On Friday night, Mulvaney asked a court to allow him to join a lawsuit about the House subpoena power over White House witnesses in the impeachment probe. Mulvaney wrote he fears the House could hold him in contempt, while he obeys executive branch orders.
He claims that he cannot choose between complying with the House subpoena he received and the White House’s instruction that he is immune from testifying, and would like a federal court to decide for him.
The questions Mulvaney raises with his proposed lawsuit Friday “are significant for the country generally and for Mr. Mulvaney personally,” his lawyers wrote in the late-night filing. “They go to the heart of our representative government and its promise to secure individual liberty by dividing the awesome power of government amongst itself.
“Mr. Mulvaney, like Mr. Kupperman, finds himself caught in that division, trapped between the commands of two of its co-equal branches — with one of those branches threatening him with contempt. He turns to this Court for aid.”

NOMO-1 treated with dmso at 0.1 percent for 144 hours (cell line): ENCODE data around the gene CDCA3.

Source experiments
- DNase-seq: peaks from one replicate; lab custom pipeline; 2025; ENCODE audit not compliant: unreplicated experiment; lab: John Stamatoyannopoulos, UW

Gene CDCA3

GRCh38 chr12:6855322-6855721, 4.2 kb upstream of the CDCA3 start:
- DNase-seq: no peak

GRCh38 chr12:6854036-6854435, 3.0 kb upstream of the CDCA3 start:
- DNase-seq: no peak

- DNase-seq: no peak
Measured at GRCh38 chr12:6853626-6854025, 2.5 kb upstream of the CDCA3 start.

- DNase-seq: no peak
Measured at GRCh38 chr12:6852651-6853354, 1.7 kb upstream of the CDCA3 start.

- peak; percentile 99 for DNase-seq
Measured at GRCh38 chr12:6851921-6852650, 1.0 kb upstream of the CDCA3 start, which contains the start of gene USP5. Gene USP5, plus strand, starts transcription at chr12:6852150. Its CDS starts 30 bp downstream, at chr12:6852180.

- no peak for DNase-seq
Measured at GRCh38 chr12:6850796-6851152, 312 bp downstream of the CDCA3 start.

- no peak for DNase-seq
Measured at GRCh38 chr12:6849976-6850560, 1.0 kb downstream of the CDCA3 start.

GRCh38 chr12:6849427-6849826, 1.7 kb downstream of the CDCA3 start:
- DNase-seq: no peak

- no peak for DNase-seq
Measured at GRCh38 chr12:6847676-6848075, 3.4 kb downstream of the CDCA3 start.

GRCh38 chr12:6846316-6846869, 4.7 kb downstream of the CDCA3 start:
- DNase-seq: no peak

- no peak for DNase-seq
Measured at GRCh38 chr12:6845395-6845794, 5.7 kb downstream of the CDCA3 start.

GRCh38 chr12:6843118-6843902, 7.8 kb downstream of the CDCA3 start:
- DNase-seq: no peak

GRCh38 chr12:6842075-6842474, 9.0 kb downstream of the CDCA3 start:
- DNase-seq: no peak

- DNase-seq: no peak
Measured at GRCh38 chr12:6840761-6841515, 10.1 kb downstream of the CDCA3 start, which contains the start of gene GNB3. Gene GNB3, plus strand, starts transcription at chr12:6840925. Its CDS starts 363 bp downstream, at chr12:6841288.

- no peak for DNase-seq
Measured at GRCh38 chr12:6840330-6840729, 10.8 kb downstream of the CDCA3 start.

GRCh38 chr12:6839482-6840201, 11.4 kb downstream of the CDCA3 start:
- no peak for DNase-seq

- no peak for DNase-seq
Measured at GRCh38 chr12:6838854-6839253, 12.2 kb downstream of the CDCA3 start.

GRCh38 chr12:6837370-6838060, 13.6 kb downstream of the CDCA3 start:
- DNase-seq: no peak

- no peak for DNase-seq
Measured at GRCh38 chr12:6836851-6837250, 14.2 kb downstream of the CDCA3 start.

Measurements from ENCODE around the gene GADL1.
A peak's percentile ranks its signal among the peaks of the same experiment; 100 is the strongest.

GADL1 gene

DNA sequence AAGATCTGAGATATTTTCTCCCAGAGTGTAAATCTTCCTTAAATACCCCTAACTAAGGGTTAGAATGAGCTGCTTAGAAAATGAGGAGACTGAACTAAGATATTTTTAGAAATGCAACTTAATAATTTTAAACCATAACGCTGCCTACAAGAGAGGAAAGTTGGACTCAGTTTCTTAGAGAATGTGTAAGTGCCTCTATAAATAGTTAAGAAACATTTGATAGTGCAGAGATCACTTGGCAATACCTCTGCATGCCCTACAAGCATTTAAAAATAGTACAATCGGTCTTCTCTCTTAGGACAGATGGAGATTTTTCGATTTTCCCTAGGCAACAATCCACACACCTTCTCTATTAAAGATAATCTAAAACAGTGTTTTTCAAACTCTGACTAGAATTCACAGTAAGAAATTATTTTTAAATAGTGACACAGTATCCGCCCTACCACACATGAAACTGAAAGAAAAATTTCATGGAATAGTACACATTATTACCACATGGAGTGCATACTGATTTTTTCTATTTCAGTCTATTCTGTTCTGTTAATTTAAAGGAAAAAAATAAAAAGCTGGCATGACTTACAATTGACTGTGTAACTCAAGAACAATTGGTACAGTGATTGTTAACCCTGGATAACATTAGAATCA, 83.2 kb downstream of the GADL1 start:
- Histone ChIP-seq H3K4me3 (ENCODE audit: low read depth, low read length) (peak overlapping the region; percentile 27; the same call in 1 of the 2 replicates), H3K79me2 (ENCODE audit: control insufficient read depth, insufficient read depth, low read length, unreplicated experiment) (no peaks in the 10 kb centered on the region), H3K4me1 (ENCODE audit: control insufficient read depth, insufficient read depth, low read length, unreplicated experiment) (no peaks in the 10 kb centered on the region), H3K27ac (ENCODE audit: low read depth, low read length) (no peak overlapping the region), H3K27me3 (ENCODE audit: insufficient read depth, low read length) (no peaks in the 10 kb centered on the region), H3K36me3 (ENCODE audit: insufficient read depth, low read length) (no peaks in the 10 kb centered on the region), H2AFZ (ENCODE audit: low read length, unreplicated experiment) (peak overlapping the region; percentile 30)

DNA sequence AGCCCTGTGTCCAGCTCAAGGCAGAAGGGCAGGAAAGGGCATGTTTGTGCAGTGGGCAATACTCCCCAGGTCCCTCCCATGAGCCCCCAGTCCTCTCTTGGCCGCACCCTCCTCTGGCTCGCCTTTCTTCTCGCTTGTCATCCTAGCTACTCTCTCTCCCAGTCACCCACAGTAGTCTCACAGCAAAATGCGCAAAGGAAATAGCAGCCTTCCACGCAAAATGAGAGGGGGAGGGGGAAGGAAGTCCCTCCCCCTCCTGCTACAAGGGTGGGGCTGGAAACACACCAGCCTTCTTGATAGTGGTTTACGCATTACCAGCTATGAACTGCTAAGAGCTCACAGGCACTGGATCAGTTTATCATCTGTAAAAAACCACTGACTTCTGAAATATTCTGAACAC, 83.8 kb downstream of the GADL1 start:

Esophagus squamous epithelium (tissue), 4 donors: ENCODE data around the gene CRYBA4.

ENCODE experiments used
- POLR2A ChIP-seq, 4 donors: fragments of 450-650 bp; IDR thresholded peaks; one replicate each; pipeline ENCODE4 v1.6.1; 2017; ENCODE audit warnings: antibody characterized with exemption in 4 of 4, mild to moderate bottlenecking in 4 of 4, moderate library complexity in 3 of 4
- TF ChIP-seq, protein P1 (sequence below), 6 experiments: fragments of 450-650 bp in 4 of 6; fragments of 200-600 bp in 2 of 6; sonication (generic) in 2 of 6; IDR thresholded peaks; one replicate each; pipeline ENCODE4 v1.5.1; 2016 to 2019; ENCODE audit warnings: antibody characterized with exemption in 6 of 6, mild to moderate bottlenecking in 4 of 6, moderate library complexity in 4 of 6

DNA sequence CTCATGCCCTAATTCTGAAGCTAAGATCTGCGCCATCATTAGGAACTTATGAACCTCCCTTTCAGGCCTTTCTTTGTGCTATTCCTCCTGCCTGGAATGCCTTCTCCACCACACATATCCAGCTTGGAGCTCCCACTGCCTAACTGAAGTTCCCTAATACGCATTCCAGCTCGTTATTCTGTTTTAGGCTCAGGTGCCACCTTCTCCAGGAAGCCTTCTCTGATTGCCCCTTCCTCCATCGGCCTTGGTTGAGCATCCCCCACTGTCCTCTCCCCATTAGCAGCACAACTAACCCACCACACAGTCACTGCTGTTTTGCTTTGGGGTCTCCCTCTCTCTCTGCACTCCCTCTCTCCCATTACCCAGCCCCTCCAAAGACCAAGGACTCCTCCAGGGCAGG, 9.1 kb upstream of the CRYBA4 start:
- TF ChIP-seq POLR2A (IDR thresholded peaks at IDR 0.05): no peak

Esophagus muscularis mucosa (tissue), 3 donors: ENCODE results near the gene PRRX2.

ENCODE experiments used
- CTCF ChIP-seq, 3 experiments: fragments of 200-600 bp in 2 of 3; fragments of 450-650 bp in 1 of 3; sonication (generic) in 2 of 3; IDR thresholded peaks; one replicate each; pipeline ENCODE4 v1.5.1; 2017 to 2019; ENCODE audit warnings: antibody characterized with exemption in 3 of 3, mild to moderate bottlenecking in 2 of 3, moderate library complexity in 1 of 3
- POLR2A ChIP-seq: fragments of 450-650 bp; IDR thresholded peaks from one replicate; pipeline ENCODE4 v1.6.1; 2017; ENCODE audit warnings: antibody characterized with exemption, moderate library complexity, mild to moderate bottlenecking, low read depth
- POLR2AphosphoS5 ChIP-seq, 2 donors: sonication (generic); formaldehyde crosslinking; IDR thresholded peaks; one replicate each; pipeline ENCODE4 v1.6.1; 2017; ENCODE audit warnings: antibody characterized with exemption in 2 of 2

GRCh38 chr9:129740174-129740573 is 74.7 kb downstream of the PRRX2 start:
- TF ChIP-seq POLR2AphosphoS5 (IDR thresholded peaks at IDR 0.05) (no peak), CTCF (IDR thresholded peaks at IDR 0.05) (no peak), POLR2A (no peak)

Mulvaney also notes he’s in an especially powerful and unique role within the White House, making protection of his interactions with the President even more necessary for the court to weigh.
“Both in his capacity as the Acting White House Chief of Staff and as the Director of the Office of Management and Budget, (Mulvaney) met with and advised President Trump directly on a frequent and regular basis and implemented President Trump’s plans,” his attorneys wrote.
Mulvaney confirmed during a White House press briefing last month that Trump froze nearly $400 million in US security aid to Ukraine partially to pressure the country into investigating Democrats. Hours later, he denied having said so.
Kupperman, whose lawsuit Mulvaney wants to join, is using the same defense lawyer as former national security adviser John Bolton, who did not appear for his scheduled testimony Thursday. While those two share an attorney, Mulvaney has a different lawyer.
Mulvaney’s approach Friday marks a growing effort by top White House officials to stonewall the House and test their legal arguments in court as the House nears public testimony from witnesses regarding impeaching the President.
Historically, the White House and Congress had often reached deals to resolve their standoffs without the court’s intervention. In recent cases related to the House impeachment inquiry, federal judges have repeatedly sided with the House, saying it should get what it has asked for. But executive branch proponents are still attempting to keep some matters, like those involved in national security, confidential even in congressional investigations.
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